400,000 Vacant Jobs As Canada’s Labour Shortage Intensifies

0

Nearly one in 25 jobs in British Columbia is sitting unfilled, a striking sign of the growing labour shortage facing Canada as the economy heats up.

New data from the Canadian Federation of Independent Business (CFIB) shows that the country doesn’t have enough workers for all the jobs available.

According to CFIB’s latest Help Wanted Survey, there were 399,000 vacant jobs in Canada in the fourth quarter of 2017, an increase of 38,000 vacancies, or 10.5 per cent, in just three months.

Leading the pack is British Columbia, where 3.9 per cent of all jobs sat vacant in the latest report, up from 3.6 per cent three months earlier. Quebec’s vacancy rate has also jumped to 3.4 per cent from 3.1 per cent.

The growing labour shortage comes at a time when Canada’s job market is putting in an historically strong performance.

The 5.8 per cent unemployment rate recorded in February ties for the lowest nationwide rate seen in Canada at least since 1976, a sign that the country’s economy has been firing on all cylinders lately.

Skills mismatch

Nonetheless, there are still more than 1.1 million people on the unemployment rolls in Canada. Some of that is structural — some percentage of people will always be between jobs — but some of it points to a continuing mismatch between Canada’s available labour force and the jobs being created in the country today.

Ted Mallett, vice president and chief economist at CFIB, says more retraining of workers in industries that are “in transition” would help mitigate the problem, by shifting workers from declining industries to growing ones.

The current labour shortage is a “particularly troublesome” problem for small businesses, he said.

“When a business of five people is missing one person, that’s 20 per cent of its workforce,” Mallett told HuffPost Canada on Tuesday. “That puts a significant crimp in their ability to offer products and services.”

But what’s problematic for businesses could be good for employees in this case, as the shortage of workers is likely to mean higher wages ahead.

Mallett says those businesses that are experiencing labour shortages are planning to raise employee pay by a larger margin than others. Currently, businesses with shortages are planning average wage hikes of 2.8 per cent in the coming year, versus 2.3 per cent for businesses not seeing labour shortages.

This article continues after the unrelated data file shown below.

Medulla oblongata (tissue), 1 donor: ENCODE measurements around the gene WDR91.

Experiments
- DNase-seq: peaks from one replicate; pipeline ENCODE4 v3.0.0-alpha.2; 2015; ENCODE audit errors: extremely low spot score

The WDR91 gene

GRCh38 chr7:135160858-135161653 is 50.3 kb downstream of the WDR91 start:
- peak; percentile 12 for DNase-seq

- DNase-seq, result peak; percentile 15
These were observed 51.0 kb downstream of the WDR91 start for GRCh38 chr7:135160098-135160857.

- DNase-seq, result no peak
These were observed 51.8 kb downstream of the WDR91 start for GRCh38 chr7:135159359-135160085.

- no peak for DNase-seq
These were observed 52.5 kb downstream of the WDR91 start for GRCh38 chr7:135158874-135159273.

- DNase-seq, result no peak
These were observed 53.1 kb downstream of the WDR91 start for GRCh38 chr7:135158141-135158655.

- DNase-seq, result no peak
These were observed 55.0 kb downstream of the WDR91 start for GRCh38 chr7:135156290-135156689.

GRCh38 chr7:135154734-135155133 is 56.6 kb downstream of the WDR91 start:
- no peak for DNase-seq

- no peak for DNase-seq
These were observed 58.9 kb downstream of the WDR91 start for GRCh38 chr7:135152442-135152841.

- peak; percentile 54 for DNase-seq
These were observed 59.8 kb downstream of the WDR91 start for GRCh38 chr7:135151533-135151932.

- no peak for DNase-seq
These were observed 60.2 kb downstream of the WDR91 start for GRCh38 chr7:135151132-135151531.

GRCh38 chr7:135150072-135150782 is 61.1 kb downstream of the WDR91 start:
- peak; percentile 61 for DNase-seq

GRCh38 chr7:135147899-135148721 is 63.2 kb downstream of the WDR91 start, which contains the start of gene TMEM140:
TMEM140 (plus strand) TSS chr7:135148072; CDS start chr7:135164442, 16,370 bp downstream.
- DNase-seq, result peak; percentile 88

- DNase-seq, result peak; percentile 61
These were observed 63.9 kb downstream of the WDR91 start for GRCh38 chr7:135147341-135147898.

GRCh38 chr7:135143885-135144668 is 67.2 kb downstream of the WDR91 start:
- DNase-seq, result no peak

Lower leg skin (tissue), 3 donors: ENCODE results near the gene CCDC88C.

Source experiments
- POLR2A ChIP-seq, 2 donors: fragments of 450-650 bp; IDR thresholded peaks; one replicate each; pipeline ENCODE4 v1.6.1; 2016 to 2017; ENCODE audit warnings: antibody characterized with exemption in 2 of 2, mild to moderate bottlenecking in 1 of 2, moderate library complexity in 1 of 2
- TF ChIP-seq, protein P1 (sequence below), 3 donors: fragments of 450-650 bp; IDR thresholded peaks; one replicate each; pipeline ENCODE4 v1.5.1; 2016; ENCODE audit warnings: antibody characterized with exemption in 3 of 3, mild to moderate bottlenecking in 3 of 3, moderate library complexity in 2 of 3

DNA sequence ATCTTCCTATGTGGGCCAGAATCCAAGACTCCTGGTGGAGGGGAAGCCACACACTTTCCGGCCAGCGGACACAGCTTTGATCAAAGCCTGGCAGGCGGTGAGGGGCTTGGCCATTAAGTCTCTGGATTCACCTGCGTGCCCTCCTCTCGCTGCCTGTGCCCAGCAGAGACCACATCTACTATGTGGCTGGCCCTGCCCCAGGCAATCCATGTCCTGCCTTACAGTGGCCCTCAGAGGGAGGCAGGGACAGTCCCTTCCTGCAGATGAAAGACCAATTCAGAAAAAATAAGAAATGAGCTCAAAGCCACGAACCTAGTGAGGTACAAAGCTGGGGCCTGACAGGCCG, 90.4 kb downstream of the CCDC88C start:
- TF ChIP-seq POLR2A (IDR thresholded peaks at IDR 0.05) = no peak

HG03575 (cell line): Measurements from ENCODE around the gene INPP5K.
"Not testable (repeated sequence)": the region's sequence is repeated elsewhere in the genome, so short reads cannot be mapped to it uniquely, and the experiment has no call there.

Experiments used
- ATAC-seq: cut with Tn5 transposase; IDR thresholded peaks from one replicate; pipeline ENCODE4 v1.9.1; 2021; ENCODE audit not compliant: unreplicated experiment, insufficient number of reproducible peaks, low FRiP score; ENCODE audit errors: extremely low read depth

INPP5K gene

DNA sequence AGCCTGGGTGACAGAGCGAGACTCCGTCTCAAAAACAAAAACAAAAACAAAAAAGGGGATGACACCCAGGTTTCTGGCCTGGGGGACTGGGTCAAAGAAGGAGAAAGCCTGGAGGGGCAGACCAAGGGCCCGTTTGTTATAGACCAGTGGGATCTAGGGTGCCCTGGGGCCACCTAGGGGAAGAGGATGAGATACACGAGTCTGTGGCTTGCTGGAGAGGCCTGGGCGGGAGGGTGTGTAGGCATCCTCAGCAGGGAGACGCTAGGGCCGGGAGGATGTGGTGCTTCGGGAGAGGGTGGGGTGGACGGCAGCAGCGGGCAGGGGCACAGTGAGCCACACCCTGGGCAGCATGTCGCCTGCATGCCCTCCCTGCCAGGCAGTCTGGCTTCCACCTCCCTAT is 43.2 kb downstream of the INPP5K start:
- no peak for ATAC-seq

Highest vacancies in personal services, construction

The CFIB report broke down job vacancies by broad occupational categories, and found that personal service workers and construction workers are in highest demand, with vacancy rates of 4.5 per cent and 3.7 per cent, respectively.

Mallett says greater labour mobility would help address the labour shortage issue.

“If there are some regions doing better than others, it would be beneficial if we were able to pull resources from those areas that aren’t doing as well,” he said.

But it seems Canadians themselves aren’t as interested as they used to be in being a mobile labour force. Interprovincial migration has fallen by half since the 1970s, according to data from Statistics Canada.

Canadians are putting a greater priority on their families and social circles these days, making them less willing to move for work.

Mallett suggests policymakers could help to mitigate this problem by making it easier to move. For instance, aligning certification and standards across provinces would make it easier for licensed professionals to get accreditation in other provinces, he said.

The federal government is aiming to bring a total of 310,000 newcomers to Canada in 2018, it was revealed on Wednesday, with increases every year thereafter until 2020.

The plan reflects a new multi-year approach to immigration planning that experts say will allow for better preparation and integration.

By 2020, the yearly total will hit 340,000.

“Everyone has been of the opinion we need more workers, we need more skilled workers, we need more people to power our economy, address our real skills shortages, address our real labour market shortages and also address the regional nature of some of these requirements,” Immigration Minister Ahmed Hussen said Wednesday.

“So we’ve listened.”

The total for 2018 will still represent less than 1 per cent of Canada’s overall population. The greatest number of immigrants welcomed to the country in a single year remains just over 400,000, a record set in 1913.

The economic class, which includes people like caregivers, skilled labourers and professionals, is expected to continue to make up the biggest chunk, followed by the family class (parents, grandparents, children), then refugees and other humanitarian cases.

In 2017, the goal was to bring 300,000 new permanent residents to Canada, with nearly 58 per cent from the economic class.

The family class made up about 28 per cent of the overall target this year, while refugees and humanitarian cases accounted for another 14 per cent.

Hussen recently said that 300,000 arrivals per year would become “the new normal” for Canada, which is struggling with an aging workforce and declining birthrate.The number of working-age Canadians for every senior citizen is expected to drop from 4.2 in 2015 to 2.7 in 2030, according to the Department of Finance.

Source; Globalnews.ca and Huffenham